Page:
It is unsurprising that in the meeting room of Bare Conductive’s east London office, there is a light switch on the lefthand side of the door. What is surprising is that the switch is painted onto the wall. More surprising still is that the company says the button does not need to be there at all: you could in theory tap anywhere on the wall and a light would come on.

The light switch acts as an illustration of the young company’s core product – an electric paint or ‘paintable wire” which can be applied to paper, wood, cement and textiles, among other materials, and becomes conductive once it dries.

From its most simple use of lighting up a tiny bulb on a birthday card to creating an over-sized game controller for consoles or painting an entire wall so that when it is touched a light comes on, the liquid has been used for a variety of applications since the four founders of the company came up with the idea while working on a final-year project together at the Royal College of Art.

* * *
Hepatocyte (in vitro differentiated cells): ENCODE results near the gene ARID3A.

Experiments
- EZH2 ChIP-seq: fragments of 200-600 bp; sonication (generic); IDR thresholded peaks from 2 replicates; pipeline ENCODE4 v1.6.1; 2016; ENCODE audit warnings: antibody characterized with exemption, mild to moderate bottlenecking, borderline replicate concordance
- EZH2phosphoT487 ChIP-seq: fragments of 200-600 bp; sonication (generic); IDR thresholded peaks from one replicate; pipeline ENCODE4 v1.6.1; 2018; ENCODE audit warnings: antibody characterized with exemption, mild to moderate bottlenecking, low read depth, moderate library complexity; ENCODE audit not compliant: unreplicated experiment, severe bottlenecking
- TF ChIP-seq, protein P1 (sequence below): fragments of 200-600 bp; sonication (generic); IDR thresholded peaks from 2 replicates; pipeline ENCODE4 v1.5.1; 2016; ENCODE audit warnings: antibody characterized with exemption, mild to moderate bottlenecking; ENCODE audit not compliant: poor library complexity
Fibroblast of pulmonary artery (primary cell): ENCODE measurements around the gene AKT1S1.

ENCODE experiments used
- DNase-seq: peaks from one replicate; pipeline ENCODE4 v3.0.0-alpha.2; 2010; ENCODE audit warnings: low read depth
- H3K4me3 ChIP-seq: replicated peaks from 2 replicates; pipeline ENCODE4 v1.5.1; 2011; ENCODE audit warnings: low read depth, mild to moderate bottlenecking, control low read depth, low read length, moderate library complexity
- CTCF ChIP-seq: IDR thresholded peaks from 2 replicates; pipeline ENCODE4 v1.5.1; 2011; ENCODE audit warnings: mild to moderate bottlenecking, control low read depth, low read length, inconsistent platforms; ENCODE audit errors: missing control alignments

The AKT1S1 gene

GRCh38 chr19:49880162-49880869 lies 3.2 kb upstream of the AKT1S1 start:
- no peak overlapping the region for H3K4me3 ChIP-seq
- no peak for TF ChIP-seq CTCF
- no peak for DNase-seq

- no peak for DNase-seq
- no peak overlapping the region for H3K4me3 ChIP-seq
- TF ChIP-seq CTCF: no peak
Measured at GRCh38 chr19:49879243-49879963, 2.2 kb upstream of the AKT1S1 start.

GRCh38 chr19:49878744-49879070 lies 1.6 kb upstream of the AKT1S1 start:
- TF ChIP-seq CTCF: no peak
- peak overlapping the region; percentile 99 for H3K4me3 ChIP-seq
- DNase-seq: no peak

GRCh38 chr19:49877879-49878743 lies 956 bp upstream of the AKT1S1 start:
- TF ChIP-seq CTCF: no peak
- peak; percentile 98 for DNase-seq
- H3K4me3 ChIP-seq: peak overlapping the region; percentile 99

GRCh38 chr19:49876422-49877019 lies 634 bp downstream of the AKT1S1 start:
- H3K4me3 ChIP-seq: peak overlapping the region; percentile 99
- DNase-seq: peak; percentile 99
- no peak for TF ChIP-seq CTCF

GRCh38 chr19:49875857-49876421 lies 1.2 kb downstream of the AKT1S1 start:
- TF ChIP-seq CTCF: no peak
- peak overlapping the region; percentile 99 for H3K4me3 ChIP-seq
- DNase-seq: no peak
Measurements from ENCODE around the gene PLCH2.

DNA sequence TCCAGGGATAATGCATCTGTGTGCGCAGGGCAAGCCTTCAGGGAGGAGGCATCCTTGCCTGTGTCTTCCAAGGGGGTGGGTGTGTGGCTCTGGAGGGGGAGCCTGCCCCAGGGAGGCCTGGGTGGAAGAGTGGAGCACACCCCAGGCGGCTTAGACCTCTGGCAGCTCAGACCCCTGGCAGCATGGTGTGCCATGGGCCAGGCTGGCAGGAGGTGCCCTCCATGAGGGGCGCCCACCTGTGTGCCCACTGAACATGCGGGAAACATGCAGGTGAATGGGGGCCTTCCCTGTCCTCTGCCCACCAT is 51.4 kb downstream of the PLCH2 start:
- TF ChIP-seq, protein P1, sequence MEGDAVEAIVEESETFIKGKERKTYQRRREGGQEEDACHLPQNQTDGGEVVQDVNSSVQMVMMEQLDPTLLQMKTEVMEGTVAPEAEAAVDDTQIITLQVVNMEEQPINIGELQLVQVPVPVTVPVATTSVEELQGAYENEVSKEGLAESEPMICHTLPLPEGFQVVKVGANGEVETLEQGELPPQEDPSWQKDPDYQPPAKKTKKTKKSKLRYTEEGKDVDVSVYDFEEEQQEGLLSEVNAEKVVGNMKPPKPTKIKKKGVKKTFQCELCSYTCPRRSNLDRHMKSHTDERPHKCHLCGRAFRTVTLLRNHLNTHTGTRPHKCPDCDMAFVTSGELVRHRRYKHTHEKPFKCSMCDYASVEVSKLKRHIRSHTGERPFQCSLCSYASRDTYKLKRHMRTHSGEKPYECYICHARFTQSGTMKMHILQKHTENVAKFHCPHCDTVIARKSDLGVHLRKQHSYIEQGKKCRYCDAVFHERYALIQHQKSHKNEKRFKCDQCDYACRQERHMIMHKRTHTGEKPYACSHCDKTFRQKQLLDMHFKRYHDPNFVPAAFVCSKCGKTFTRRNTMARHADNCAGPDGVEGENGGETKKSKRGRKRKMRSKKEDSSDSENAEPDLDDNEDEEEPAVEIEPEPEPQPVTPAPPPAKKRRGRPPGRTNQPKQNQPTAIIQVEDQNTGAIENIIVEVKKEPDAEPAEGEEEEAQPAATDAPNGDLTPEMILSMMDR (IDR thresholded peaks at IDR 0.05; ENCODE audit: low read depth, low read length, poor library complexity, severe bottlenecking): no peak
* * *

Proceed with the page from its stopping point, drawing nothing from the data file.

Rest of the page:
In 2009, Isabel Lizardi, Matt Johnson, Bibi Nelson and Becky Pilditch wanted to investigate whether they could print an electrical […]

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